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Acts 1:1-11

They say that distance makes the heart “grow fonder,” meaning that times of distance or separation make us realize the deep need we have for one another. However, it does not mean that distance is easy or that the growth of our fondness for one another comes without intentionality and work. Because of the pandemic, we have all felt the effects of distance and separation. Has it made our hearts grow fonder? This remains to be seen, and the results likely vary. The feeling the Church of today has of distance may come from social distancing, changes away from how things used to be, deep griefs, anticipation of a “new normal,” or other hardships. Our hearts and our faith is challenged by this, but the ascension of Christ reminds us of a time that the apostles had to wrestle with deep changes due to distance and that God responded with a closeness and faithfulness beyond what could have ever been imagined.


The story of the Ascension of Jesus in Acts is a more detailed glimpse into the brief event that closes the Gospel according to Luke (Luke 24:50-53). As we assume the “previous book” to Theophilus was the Gospel, the second volume picks up with details the cliff-hanger ending left out. The scene is set – Jesus had suffered, died, and was buried. He rose from the dead and appeared to the apostles. He dwelled with them and continued to teach them and convince them that all they were seeing was true. Their rabbi was now their Lord. He was resurrected from the dead and their hopes and his promises had been fulfilled beyond expectation! Jesus gives further instruction to them to stay in Jerusalem, and we are reminded of the phrase John the Baptist said about Jesus in Luke 3:16 when he said of Jesus, “He will baptize you with Spirit and with fire.” Jesus himself affirms that the fulfillment of this is coming – the Holy Spirit will baptize them soon and they will be his witnesses to the whole world.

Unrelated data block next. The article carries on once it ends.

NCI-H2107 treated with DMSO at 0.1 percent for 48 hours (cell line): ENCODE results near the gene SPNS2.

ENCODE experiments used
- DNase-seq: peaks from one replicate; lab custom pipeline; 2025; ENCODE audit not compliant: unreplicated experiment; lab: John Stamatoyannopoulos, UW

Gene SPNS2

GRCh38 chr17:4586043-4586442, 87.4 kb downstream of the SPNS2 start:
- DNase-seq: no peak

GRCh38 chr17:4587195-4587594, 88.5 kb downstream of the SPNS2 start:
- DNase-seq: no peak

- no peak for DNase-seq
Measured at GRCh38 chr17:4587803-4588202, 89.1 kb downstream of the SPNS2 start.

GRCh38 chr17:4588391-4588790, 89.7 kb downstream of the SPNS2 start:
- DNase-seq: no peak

The apostles must have been overwhelmed. They thought Jesus was dead, now he was not. They thought their journey with Jesus was all over, and now it was like it was just beginning. Everything had changed! Thankfully, Jesus was there. Just how were they going to get along without him being around? Yet, Jesus could not stay there. His time on earth was ending and as he was speaking to them, reminding them of the promised Holy Spirit, the Kingdom, and their mission, he was taken up in the clouds out of their sight. What a sight this must have been! One imagines the group of apostles standing awe-struck and perhaps even slack jawed at what just happened. Jesus had ascended into heaven before their very eyes. We too hear this story year in and year out and stand in awe, wondering like them, “What does this mean?” and, “Where do we go from here?” Let us explore those two questions.